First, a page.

IV. He refers to the case of those who were sick and afflicted among them, and directs them what to do, Jas 5:14-18. The duty of those who were sick was to employ prayer—as the duty of those who were in health and prosperity was praise. The afflicted were to pray; the sick were to call for the elders of the church, who were to pray over them, and to anoint them with oil in the name of the Lord, not as "extreme unction," or with a view to their dying, but with a view to their living. To encourage them thus to call in the aid of praying men, he refers them to an illustrious instance of the power of prayer in the case of Elijah.

V. In the close of the chapter and of the epistle, the apostle adverts to the possibility that some among them might err from the truth, and urges the duty of endeavouring to convert such, Jas 5:19-20. To encourage them to do this, he states the important consequences which would follow where such an effort would be successful. He who should do this, would have the satisfaction of saving a soul from death, and would hide from the universe a multitude of sins, which otherwise, in the case of the erring brother, could not but have been exposed in the great day of judgment.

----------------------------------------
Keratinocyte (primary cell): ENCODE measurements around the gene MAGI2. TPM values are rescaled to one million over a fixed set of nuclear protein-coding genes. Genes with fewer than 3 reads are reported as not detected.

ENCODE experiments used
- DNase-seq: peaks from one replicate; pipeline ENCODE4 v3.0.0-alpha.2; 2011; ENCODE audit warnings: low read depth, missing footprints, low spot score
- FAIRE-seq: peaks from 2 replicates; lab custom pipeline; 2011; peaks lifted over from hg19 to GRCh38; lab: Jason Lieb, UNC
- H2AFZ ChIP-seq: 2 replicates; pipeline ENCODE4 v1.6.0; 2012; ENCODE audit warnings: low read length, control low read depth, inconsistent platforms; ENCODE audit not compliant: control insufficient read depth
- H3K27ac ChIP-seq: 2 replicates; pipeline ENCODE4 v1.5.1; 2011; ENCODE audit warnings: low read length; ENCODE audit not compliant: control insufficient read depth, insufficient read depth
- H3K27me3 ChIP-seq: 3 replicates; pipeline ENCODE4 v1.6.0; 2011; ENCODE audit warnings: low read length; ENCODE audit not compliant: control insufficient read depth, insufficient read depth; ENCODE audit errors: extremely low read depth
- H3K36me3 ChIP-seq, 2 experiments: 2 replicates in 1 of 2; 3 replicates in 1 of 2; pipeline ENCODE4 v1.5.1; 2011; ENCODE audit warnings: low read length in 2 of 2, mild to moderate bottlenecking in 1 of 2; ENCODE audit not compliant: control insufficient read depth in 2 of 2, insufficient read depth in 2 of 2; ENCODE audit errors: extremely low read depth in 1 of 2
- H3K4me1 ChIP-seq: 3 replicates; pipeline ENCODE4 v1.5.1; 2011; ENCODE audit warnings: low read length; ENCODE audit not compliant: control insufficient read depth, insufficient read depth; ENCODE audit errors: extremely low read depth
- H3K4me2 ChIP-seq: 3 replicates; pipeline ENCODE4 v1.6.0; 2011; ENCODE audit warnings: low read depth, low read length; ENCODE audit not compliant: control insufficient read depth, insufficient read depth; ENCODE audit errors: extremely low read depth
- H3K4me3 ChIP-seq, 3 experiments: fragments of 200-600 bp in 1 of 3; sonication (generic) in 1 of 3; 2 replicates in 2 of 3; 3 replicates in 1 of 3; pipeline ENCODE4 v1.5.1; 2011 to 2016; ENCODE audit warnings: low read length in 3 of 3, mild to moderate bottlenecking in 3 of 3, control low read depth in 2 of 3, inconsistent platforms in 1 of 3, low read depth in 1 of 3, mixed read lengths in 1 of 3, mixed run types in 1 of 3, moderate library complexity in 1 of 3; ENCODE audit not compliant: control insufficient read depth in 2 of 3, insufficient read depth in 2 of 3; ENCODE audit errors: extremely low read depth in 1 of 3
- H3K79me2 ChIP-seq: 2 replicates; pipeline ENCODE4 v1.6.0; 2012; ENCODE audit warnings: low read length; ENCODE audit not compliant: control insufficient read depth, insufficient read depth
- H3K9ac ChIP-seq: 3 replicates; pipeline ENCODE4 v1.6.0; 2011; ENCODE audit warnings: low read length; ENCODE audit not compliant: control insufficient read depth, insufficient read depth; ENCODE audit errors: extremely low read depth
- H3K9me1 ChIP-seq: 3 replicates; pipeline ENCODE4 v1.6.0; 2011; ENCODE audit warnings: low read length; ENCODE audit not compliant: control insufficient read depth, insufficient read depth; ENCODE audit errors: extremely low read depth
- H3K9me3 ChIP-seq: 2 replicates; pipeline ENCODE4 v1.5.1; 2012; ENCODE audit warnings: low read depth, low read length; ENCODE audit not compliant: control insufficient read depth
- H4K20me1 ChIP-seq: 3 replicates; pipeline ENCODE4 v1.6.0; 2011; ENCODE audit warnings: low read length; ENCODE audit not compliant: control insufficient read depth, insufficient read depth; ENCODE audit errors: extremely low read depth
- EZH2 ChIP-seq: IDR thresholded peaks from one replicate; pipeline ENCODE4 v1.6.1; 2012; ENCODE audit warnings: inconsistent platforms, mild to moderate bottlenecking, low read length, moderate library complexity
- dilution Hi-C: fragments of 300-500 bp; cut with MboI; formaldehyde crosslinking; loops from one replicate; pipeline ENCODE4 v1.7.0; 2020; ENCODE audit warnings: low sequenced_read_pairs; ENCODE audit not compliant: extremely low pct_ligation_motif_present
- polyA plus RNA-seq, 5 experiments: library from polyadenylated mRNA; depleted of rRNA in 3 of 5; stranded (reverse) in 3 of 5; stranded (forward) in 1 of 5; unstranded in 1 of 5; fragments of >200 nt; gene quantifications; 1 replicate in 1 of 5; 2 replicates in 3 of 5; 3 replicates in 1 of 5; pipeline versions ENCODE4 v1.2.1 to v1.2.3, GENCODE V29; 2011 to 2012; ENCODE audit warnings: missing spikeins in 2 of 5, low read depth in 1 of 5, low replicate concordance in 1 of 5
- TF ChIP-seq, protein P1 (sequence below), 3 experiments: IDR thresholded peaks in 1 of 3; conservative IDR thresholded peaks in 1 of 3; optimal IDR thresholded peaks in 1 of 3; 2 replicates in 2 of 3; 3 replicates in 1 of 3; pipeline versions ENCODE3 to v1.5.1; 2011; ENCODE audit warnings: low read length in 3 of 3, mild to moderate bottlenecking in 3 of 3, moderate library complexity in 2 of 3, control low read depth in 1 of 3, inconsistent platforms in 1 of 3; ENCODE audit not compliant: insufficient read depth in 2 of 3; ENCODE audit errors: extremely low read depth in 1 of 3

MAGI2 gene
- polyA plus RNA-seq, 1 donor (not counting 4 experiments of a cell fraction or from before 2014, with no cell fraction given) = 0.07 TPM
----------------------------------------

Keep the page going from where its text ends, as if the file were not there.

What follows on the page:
Verse 1. Go to now. See Barnes on "Jas 4:13".

 

Ye rich men. Not all rich men, but only that class of them who are specified as unjust and oppressive. There is no sin in merely being rich; where sin exists peculiarly among the rich, it arises from the manner in which wealth is acquired, the spirit which it tends to engender in the heart, and the way in which it is used. See Barnes on "Lu 6:24"

and also see Barnes on "1 Ti 6:9".

 

Weep and howl. Gr., "Weep howling." This would be expressive of very deep distress. The language is intensive in a high degree, showing that the calamities which were coming upon them were not only such as would produce tears, but tears accompanied with loud lamentations. In the East, it is customary to give expression to deep sorrow by loud out cries. Compare Isa 13:6; Isa 14:31; 15:2; 16:7; Jer 4:8; Jer 47:2; Joe 1:5.